Too many officers spoil the beat On patrol: A driver Transportation Authority police to monitor the same parts of I-95.

Intrepid Commuter

March 25, 1996

HERE'S A QUESTION from a woman who commutes daily from Columbia to the Inner Harbor: "Why are there two types of police officers who patrol on Interstate 95 to keep an eye on us when one would be sufficient?"

We surely think one type would be enough, but the state police and Maryland Transportation Authority Police shareduties on some highways around the state -- including a stretch of I-95 from Caton Avenue to the Harbor Tunnel Thruway (I-895).

"It's like, I just see a state police car pulling some soul over and then a couple hundred yards later I see some [other] police car with its lights flashing and pulling someone else over for a ticket," said Rita Buckingham.

The police, who work for the transportation authority and were once known as the toll facilities police, are sworn officers with full police powers. In addition to the stretch of I-95, they patrol I-895, the Fort McHenry and Harbor thruways, and the Baltimore-Washington International Airport, said Lori A. Vidil, a Transportation Authority police spokeswoman.

State troopers can and do patrol the same roads, said Cpl. Laura Lu Herman of the state police.

"For instance, when we're going home or are off duty [and driving a state police car], we're not going to overlook something because it's not in our area of enforcement. We're obligated to take some type of action," Corporal Herman said. Ana Germond, who lives on Monument Street in the Mount Vernon section of downtown, has a query that requires no research: Does anyone obey the "No-turn-on-red" sign on Monument at Charles Street?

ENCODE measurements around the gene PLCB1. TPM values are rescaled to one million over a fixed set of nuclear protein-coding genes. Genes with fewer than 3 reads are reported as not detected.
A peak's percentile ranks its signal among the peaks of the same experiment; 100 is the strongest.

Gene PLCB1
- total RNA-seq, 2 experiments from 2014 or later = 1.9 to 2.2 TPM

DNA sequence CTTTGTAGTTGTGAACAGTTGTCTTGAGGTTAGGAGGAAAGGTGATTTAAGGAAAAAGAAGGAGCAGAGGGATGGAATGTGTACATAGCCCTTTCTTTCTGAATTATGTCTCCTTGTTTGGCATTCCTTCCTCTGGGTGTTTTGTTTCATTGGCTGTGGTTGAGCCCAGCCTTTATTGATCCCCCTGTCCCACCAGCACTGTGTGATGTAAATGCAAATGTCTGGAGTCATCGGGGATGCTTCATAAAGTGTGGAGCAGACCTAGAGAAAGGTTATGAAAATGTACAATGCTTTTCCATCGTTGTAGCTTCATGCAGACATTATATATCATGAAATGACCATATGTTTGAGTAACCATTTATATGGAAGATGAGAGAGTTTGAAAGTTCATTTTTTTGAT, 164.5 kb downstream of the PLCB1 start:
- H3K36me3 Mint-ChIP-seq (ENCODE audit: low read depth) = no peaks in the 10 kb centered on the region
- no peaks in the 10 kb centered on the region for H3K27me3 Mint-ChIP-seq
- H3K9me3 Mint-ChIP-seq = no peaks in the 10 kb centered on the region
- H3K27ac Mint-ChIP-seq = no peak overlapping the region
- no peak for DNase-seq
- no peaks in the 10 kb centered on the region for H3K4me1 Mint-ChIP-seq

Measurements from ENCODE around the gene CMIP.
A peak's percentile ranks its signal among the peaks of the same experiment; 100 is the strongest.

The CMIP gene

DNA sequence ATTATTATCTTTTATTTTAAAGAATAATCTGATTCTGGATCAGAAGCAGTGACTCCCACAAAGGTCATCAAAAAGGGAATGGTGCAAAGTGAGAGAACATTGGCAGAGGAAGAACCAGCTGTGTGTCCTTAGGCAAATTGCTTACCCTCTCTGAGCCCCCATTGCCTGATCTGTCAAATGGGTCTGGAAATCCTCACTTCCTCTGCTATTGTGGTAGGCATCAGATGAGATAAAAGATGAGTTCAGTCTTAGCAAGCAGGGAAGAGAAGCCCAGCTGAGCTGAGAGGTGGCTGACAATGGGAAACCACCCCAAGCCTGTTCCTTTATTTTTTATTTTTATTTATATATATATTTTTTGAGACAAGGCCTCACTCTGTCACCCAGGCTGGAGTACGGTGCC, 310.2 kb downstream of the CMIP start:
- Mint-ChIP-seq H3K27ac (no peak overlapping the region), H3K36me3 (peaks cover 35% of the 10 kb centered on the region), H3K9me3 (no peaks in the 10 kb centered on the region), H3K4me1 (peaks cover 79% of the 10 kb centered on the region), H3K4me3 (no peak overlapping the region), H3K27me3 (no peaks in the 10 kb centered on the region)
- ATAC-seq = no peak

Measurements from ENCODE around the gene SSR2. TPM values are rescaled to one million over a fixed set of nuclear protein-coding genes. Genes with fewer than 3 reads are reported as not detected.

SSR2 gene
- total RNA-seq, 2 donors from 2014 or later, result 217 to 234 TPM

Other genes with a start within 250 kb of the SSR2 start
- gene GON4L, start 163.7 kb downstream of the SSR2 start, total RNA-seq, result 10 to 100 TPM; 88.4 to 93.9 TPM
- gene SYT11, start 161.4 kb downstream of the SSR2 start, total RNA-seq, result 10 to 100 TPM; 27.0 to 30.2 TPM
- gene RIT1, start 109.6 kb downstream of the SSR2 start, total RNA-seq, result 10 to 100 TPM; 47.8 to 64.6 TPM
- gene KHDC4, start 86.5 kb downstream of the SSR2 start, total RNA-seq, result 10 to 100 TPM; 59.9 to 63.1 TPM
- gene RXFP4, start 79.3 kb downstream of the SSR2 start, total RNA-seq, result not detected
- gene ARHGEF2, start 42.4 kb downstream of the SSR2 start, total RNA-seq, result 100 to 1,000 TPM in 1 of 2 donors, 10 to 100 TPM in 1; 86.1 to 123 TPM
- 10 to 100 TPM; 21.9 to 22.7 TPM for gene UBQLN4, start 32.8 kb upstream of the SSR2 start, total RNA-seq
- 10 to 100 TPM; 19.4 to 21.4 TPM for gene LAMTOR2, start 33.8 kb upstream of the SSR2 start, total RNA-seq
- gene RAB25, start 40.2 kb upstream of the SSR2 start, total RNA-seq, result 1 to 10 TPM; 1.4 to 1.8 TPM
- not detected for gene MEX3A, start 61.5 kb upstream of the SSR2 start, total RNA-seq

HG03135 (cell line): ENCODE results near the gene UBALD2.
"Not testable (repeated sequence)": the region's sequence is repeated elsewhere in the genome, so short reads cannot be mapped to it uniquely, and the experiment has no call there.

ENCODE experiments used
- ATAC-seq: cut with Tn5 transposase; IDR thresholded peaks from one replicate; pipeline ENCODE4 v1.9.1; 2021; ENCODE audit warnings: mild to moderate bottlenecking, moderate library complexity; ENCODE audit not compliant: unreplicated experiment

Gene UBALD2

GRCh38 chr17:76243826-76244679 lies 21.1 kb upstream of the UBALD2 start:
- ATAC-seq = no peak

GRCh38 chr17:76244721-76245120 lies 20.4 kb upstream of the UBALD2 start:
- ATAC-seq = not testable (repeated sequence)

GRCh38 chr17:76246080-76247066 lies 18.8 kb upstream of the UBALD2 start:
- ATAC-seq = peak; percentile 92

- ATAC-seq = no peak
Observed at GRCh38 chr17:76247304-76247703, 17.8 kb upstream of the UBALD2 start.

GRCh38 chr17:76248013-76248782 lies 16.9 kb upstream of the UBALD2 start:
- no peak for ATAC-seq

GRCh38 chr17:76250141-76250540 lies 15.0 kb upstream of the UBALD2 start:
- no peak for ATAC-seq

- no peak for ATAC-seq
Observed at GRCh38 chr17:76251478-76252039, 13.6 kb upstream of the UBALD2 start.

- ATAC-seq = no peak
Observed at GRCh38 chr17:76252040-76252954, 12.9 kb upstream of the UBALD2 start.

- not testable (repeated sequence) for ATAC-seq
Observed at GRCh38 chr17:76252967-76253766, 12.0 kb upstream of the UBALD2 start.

Not many.

Not only does traffic make right turns on the red light, motorists often proceed straight through it, Ms. Germond said.

"You would think that cars might yield or slow down before they turn, but they don't," said Ms. Germond, who watches traffic from her bedroom window.

The "no turn" sign is needed and would be quite useful if anyone ever obeyed it. The intersection is busy, especially during the evening rush, and it is often hard to see oncoming Charles Street traffic while making a right turn.

Lt. J. D. Smith of the Baltimore police traffic unit said officers will monitor the intersection.

This sign is truly ignored and a worthy winner of the Intrepid One's Favorite Ignored Traffic Sign or Signal Award of The Week.

Pub Date 3/25/96

Baltimore Sun Articles
Please note the green-lined linked article text has been applied commercially without any involvement from our newsroom editors, reporters or any other editorial staff.